Attention deficit disorder symptoms and urine catecholamines

Graham A. Rogeness, James W. Maas, Martin A. Javors, Carlos A. Macedo, Charles Fischer, William R. Harris

Research output: Contribution to journalArticlepeer-review

30 Scopus citations


The symptoms of hyperactivity, impulsivity, and concentration deficits associated with attention deficit disorder (ADD) may be related, in part, to alterations in dopaminergic and noradrenergic functioning. In this study we correlate the above symptoms with 24-hour urinary catecholamines and their metabolites in emotionally disturbed boys divided into two groups based on their plasma dopamine-β-hydroxylase (DBH) activities and also divided into the following diagnostic groups: conduct disorder, undersocialized; conduct disorder, socialized; and subjects without conduct disorder. Boys in the low DBH group showed significant correlations between the ADD symptoms and the biochemical measures. The low DBH group may be more genetically homogeneous with regard to catecholamine function, making relationships between catecholamine function and behavior more visible. The group of boys with conduct disorder, socialized had higher 24-hour urinary norepinephrine and vanillylmandelic acid output. The relationship between monoamines and their metabolites appeared to differ among diagnostic groups.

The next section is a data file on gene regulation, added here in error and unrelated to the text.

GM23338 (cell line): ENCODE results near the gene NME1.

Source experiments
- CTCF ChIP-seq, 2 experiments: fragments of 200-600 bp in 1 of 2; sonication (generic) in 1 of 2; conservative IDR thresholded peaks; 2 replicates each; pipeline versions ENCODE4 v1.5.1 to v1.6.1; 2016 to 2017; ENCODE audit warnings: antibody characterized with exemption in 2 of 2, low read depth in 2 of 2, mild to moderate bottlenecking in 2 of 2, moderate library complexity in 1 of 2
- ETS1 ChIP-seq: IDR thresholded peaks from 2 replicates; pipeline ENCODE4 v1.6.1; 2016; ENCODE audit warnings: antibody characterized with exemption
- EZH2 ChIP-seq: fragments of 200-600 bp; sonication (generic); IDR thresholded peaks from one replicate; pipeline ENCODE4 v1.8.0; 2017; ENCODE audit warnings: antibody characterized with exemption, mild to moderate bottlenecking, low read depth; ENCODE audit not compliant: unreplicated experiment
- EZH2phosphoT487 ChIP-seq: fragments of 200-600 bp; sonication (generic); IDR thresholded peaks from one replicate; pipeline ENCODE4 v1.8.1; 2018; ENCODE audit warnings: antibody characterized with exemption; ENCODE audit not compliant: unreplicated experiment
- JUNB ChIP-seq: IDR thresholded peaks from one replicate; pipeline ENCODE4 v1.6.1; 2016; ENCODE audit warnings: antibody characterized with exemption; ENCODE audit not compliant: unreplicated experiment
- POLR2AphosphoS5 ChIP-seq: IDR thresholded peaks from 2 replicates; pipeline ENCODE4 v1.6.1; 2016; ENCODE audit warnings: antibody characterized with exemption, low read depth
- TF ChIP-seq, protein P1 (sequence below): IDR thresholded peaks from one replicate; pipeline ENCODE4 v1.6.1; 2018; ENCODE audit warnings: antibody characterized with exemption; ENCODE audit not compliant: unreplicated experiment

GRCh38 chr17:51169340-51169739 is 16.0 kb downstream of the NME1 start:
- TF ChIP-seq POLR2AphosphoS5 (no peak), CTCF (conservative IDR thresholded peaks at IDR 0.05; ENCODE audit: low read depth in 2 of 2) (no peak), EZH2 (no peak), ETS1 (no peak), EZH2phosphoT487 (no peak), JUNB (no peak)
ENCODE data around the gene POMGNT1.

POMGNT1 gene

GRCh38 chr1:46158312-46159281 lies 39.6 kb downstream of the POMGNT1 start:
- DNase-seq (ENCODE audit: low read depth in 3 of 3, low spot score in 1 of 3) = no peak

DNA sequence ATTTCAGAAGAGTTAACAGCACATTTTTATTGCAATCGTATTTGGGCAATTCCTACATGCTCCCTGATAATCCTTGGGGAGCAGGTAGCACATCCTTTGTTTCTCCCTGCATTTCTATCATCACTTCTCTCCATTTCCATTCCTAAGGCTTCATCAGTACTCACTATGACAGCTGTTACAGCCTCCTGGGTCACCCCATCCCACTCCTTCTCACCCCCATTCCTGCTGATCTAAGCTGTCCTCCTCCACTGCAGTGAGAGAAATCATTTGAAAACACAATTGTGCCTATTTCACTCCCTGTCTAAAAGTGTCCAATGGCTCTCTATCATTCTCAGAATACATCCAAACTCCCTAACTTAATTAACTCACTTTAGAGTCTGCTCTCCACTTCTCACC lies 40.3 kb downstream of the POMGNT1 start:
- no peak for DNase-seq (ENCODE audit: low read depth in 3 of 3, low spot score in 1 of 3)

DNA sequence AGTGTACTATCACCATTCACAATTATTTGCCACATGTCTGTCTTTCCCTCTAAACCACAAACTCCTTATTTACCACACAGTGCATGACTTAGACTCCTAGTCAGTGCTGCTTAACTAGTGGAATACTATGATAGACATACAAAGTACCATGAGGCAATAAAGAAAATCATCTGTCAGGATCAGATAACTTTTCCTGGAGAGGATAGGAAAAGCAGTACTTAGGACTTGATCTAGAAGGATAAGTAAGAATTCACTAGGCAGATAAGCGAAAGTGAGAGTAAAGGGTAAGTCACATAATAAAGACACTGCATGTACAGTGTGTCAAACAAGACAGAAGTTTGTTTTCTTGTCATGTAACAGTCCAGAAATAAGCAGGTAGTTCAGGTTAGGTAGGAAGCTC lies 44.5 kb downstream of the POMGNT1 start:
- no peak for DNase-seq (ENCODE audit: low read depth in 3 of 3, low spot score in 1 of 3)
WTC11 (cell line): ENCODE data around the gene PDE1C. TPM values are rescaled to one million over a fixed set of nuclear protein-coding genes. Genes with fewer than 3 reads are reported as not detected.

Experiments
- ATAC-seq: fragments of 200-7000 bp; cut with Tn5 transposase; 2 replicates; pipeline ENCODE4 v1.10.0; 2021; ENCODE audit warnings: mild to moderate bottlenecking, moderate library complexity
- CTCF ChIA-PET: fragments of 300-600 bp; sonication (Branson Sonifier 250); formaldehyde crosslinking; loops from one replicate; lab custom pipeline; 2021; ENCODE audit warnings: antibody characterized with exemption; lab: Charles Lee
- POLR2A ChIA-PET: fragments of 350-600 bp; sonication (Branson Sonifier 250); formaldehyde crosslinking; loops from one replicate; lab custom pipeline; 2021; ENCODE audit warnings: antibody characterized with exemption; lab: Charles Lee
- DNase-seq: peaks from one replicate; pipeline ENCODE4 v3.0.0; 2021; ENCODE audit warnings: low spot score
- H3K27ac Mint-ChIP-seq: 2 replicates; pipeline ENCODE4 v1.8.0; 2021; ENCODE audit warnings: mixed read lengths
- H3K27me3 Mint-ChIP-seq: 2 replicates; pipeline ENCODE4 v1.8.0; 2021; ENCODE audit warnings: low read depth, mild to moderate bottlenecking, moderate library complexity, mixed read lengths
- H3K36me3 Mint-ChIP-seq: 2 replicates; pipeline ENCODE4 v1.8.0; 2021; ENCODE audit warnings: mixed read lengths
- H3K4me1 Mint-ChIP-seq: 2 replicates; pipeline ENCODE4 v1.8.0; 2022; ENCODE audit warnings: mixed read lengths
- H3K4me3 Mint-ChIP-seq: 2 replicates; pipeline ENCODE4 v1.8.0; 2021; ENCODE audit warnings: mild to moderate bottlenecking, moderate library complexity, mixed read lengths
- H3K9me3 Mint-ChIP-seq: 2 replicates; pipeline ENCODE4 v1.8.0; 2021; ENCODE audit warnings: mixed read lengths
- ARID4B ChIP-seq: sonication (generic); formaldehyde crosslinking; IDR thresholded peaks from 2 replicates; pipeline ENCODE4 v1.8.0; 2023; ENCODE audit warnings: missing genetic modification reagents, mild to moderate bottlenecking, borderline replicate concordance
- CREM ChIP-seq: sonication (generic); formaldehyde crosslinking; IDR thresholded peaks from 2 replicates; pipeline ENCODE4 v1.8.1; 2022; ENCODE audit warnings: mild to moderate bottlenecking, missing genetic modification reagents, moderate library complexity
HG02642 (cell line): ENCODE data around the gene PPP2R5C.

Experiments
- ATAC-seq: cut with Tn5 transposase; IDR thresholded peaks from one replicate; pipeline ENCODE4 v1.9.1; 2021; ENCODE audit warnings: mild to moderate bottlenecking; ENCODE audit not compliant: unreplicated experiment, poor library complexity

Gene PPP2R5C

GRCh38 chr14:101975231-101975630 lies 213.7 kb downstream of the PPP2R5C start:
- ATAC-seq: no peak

Original languageEnglish (US)
Pages (from-to)241-251
Number of pages11
JournalPsychiatry Research
Issue number3
StatePublished - Mar 1989


  • Attention deficit disorder
  • catecholamines
  • conduct disorder
  • dopamine-β-hydroxylase
  • norepinephrine

ASJC Scopus subject areas

  • Psychiatry and Mental health
  • Biological Psychiatry


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